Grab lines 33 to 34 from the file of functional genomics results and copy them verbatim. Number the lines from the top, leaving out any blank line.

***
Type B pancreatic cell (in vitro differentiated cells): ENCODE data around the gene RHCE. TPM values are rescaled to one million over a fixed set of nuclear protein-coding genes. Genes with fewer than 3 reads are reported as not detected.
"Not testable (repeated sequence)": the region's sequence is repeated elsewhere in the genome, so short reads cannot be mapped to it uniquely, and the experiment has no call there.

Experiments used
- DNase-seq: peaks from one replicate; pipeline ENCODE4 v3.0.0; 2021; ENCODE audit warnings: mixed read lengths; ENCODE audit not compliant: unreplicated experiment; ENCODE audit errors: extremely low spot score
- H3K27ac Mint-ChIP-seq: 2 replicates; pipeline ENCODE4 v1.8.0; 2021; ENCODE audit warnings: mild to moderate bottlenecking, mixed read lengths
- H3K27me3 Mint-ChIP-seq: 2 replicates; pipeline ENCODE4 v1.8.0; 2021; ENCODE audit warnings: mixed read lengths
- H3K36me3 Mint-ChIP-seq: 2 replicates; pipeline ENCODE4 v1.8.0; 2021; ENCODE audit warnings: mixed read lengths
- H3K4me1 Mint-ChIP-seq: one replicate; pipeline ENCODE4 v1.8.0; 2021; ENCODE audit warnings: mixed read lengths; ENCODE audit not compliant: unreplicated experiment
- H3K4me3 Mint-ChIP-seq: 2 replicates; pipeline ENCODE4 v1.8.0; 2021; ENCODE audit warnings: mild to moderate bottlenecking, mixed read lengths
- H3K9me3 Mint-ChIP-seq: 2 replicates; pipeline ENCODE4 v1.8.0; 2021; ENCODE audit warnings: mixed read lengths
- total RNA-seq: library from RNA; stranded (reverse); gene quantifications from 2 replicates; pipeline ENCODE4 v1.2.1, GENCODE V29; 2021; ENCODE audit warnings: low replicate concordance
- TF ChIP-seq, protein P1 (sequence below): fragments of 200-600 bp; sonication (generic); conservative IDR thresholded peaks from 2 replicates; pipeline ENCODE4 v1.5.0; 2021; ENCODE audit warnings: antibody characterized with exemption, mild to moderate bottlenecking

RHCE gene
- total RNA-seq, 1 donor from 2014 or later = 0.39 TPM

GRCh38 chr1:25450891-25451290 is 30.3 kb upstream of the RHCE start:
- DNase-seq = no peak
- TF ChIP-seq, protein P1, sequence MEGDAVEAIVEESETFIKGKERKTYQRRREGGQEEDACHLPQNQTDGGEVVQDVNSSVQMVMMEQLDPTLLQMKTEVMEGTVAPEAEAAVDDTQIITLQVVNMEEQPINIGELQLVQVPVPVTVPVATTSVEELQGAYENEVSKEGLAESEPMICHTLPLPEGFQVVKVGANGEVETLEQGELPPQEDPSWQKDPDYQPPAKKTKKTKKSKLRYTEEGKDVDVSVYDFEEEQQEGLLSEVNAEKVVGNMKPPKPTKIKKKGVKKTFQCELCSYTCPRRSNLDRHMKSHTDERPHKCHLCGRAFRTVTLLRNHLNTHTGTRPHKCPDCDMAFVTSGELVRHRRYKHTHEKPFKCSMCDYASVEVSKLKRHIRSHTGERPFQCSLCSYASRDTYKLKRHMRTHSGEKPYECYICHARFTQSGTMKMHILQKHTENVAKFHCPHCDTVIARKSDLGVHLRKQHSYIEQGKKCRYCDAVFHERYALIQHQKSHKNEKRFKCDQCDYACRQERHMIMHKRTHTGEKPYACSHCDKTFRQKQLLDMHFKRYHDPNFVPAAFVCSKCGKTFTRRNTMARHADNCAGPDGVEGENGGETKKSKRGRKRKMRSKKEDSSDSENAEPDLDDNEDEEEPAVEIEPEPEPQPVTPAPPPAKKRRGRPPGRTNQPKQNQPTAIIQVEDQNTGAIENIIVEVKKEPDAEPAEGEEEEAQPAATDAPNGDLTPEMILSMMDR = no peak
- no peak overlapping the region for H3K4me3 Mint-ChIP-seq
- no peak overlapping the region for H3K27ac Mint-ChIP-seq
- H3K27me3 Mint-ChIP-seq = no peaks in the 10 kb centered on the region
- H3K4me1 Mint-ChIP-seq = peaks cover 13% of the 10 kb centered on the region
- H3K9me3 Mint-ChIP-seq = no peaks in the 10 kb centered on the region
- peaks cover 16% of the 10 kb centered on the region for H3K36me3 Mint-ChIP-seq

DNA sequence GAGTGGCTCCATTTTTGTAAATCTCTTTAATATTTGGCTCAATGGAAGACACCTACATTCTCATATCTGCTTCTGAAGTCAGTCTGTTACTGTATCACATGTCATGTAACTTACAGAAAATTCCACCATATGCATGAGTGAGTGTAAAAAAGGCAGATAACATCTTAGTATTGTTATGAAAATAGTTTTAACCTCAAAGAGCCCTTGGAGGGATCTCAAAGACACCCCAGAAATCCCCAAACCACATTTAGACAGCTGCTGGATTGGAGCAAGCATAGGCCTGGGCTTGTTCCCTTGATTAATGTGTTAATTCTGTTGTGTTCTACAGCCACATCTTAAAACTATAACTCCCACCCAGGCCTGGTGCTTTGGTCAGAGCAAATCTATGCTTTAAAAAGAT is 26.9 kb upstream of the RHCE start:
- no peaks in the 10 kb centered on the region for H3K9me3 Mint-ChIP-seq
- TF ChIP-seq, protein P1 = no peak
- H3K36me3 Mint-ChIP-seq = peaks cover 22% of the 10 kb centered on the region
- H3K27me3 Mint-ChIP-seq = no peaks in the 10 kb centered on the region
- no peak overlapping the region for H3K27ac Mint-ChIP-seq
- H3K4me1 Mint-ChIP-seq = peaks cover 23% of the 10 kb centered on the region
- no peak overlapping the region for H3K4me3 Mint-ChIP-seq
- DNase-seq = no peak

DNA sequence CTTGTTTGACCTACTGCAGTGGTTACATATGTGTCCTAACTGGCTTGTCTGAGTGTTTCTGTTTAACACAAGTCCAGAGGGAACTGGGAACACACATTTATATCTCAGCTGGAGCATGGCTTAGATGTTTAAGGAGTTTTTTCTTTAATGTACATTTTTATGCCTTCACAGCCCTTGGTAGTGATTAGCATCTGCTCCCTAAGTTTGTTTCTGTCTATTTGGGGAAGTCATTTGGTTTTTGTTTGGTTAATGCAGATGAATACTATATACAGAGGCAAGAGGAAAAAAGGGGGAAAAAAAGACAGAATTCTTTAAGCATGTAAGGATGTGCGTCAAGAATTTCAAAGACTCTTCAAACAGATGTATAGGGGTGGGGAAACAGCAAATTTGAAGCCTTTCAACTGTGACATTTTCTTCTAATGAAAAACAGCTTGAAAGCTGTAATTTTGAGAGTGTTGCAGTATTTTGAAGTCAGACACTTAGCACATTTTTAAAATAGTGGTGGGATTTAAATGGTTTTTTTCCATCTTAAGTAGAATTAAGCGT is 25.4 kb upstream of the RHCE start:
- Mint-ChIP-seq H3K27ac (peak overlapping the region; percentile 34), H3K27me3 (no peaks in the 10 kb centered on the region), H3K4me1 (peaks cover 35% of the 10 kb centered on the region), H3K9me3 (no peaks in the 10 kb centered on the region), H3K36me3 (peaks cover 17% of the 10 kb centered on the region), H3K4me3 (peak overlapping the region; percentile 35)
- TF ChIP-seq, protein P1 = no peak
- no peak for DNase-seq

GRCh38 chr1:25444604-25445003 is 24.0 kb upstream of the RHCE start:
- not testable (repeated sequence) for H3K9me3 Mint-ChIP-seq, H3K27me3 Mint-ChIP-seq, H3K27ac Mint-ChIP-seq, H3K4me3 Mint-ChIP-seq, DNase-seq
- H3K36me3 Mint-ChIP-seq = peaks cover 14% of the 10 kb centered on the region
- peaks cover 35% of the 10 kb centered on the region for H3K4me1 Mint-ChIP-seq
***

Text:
DNA sequence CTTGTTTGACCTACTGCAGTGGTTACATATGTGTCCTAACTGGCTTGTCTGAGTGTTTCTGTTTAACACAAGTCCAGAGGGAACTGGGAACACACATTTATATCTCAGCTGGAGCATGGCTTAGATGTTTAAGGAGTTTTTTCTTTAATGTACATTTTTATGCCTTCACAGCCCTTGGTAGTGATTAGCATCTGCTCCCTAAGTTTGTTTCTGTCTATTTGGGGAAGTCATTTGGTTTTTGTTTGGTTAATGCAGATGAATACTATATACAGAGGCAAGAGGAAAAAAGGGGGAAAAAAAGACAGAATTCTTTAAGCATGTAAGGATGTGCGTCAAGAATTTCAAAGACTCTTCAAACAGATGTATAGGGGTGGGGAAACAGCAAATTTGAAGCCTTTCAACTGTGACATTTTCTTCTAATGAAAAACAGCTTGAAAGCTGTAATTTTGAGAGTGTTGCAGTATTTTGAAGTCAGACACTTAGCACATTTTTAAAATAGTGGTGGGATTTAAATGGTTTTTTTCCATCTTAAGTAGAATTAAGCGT is 25.4 kb upstream of the RHCE start:
- Mint-ChIP-seq H3K27ac (peak overlapping the region; percentile 34), H3K27me3 (no peaks in the 10 kb centered on the region), H3K4me1 (peaks cover 35% of the 10 kb centered on the region), H3K9me3 (no peaks in the 10 kb centered on the region), H3K36me3 (peaks cover 17% of the 10 kb centered on the region), H3K4me3 (peak overlapping the region; percentile 35)